Martin Ince – President
Mico Tatalovic – Vice President
Connie St Louis – European Representative
Aisling Irwin - Secretary
Wendy Grossman/Katharine Sanderson/Victoria Parsons/Jack Serle/Lou del Bello/Cristina Gallardo/Emma Stoye – general post on the Board (7 maximum available)
There are therefore no contested posts and no candidates for Treasurer. There is no specific guidance in the Standing Orders on procedure where posts are not contested or no nominations received. The Executive Board agreed the following procedure and this was approved by the appointed election tellers (Andy Coughlan/John Bonner)
Details of the nominations were placed on the ABSW website in mid-March and the AGM is now asked to ratify these individuals to comprise the new Executive Board. At the first meeting of the new Executive Board after this AGM the Board will consider co-opting individuals to cover vacant posts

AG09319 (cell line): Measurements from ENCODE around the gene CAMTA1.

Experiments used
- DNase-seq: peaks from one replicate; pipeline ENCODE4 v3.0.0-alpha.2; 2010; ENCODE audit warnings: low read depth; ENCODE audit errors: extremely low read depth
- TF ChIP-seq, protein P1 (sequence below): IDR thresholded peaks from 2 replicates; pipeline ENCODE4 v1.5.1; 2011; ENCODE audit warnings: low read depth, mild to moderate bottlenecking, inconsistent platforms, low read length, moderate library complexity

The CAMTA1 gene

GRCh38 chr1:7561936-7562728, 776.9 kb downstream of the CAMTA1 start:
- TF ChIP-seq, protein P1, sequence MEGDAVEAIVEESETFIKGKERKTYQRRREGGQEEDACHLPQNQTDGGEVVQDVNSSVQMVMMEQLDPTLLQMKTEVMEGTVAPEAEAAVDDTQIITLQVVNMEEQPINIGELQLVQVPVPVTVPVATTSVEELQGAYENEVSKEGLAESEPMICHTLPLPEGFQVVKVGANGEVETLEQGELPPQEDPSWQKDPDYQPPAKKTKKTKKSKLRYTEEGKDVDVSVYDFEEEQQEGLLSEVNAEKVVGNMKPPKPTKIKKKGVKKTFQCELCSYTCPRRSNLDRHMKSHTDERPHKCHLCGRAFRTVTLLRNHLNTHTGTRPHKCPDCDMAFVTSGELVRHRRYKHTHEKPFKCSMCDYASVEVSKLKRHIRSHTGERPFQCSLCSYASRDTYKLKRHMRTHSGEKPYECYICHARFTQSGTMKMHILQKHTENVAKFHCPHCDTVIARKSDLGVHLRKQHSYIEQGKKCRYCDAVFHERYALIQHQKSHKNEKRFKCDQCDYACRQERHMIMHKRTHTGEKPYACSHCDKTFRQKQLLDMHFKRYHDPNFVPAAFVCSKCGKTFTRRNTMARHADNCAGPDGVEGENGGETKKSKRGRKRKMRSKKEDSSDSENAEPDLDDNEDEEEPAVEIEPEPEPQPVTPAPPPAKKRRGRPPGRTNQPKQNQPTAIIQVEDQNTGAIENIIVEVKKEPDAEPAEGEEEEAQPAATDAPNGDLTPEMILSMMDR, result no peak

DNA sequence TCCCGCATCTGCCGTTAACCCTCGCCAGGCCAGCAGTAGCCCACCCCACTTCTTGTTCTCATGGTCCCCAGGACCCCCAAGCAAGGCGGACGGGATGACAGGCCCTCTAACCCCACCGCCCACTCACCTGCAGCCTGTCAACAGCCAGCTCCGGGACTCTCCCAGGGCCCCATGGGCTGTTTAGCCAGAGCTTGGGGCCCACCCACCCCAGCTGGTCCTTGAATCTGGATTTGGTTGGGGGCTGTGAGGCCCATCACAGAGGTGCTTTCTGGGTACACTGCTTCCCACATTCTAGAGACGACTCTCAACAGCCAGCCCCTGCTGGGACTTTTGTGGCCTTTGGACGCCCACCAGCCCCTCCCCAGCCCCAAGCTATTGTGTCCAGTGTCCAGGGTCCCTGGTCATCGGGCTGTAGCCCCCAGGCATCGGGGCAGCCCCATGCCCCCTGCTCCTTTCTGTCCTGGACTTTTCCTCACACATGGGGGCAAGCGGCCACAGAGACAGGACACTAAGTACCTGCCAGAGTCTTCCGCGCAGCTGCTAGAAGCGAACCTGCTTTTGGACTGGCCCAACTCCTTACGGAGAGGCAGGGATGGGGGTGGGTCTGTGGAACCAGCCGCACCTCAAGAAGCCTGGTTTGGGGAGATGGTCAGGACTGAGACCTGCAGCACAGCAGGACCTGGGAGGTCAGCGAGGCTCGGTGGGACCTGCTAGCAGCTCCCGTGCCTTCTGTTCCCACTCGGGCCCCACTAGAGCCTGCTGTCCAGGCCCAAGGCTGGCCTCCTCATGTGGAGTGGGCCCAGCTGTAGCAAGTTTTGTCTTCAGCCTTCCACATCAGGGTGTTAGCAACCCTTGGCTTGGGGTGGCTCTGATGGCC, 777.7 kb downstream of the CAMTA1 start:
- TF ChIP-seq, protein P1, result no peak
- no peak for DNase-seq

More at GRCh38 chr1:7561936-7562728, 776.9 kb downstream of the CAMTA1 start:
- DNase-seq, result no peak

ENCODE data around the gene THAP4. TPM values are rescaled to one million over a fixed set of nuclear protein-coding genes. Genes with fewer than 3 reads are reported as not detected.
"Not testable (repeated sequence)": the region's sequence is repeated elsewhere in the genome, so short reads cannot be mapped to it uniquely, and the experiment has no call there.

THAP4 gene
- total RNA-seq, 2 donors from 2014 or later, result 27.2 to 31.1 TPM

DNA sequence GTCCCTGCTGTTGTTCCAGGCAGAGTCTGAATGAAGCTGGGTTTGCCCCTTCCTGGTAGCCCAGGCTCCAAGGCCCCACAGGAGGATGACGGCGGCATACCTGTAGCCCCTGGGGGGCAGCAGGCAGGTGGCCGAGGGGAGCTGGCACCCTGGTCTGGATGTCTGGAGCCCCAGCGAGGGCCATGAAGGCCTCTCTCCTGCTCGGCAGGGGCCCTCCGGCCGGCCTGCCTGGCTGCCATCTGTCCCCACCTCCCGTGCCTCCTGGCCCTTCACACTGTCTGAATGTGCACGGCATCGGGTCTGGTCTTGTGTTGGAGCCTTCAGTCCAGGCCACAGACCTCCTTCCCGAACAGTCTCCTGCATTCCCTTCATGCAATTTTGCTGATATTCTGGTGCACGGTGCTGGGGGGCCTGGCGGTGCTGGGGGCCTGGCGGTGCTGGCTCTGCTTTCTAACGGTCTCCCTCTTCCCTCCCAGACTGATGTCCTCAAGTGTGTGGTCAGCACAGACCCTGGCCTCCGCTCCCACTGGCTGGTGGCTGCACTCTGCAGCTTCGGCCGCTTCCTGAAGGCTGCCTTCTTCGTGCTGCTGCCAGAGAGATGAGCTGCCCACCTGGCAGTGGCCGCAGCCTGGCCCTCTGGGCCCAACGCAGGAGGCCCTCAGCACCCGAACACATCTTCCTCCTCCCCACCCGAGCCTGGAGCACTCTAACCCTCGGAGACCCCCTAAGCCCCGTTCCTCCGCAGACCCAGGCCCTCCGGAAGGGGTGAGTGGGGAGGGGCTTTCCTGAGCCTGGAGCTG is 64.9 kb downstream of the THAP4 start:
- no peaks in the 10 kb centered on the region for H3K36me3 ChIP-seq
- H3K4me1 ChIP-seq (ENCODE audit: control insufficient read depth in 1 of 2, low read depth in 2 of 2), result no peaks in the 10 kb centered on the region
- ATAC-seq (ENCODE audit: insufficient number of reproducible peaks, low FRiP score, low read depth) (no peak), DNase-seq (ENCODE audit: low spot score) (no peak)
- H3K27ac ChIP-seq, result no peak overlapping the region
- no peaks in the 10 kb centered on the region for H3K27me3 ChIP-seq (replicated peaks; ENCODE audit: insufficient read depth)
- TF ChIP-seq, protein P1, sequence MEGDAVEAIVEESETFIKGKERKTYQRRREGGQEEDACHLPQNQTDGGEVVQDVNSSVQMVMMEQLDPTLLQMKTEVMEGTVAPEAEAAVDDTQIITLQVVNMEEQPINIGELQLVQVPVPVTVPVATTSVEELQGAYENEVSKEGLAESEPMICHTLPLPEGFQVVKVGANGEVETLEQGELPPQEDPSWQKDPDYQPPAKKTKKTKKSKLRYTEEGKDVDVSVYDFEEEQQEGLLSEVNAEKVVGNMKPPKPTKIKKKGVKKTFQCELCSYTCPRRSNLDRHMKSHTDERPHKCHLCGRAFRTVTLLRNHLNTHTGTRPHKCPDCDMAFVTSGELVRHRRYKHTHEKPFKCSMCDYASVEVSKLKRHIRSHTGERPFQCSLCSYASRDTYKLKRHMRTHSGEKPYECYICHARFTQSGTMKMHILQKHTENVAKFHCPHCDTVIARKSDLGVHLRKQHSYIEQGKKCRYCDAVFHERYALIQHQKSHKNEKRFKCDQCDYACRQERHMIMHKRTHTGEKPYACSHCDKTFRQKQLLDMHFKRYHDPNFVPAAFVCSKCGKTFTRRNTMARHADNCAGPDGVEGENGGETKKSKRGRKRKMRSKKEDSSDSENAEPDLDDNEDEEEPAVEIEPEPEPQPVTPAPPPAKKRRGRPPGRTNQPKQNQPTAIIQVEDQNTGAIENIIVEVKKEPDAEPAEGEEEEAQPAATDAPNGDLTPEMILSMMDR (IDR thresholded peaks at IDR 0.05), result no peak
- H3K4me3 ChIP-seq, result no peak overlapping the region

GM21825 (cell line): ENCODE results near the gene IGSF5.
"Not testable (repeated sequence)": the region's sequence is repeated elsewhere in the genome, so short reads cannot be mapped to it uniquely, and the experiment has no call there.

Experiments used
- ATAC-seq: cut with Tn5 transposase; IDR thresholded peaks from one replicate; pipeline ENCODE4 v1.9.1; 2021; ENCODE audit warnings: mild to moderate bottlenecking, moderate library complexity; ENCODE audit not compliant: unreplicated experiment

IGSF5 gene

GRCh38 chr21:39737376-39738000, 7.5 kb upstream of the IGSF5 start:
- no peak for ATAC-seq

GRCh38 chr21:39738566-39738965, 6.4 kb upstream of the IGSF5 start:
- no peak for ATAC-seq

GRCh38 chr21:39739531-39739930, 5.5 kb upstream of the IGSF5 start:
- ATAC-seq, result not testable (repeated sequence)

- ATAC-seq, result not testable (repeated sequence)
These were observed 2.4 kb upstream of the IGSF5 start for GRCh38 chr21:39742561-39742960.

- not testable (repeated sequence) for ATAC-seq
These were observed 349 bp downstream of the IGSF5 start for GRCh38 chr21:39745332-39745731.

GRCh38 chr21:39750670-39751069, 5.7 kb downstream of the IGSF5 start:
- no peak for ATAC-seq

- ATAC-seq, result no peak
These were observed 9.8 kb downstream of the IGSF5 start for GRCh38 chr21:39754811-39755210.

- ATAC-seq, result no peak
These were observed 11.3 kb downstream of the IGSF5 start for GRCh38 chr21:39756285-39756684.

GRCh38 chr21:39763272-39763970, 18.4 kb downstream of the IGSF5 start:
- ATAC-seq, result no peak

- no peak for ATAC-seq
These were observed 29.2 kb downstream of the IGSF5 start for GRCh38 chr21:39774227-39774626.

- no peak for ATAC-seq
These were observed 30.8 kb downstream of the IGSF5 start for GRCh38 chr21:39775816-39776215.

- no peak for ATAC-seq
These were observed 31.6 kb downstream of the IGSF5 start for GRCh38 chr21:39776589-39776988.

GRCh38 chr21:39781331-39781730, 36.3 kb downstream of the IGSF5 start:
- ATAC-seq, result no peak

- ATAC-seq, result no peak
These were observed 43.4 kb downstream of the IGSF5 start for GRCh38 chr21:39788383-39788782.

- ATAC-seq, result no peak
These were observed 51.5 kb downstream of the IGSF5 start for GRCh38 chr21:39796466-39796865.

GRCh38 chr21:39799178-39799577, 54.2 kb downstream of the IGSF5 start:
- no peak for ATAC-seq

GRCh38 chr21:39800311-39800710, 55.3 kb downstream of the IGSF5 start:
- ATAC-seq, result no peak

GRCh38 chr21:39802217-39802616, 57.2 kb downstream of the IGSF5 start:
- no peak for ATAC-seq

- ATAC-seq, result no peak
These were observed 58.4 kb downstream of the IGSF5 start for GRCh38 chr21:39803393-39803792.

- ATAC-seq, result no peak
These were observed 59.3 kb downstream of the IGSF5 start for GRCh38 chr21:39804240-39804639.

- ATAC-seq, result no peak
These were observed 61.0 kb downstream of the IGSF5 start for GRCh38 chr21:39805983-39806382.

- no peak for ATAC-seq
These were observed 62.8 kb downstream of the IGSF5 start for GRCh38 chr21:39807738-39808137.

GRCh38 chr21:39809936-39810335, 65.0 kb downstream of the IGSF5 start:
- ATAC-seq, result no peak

The ABSW would like to express its thanks to Victoria Parsons for her previous work as Treasurer and to retiring Executive Board members Beki Hill – particularly for her role in organizing ABSW Events, and Joshua Howgego – particularly for his liaison work with the Ugandan Science Journalists’ Association with whom the ABSW is twinned.
9 Election of Auditors
The AGM are asked to elect two auditors for 2016 (auditors may not be members of the Executive Board). Pete Wrobel and Michael Kenward acted as auditors in 2015 and have both indicated they can act in this role for a further year, however the posts are open to any full member of the ABSW.
Action: Ask if any members wish to stand as auditor for 2016, take a vote to decide who should be appointed to this role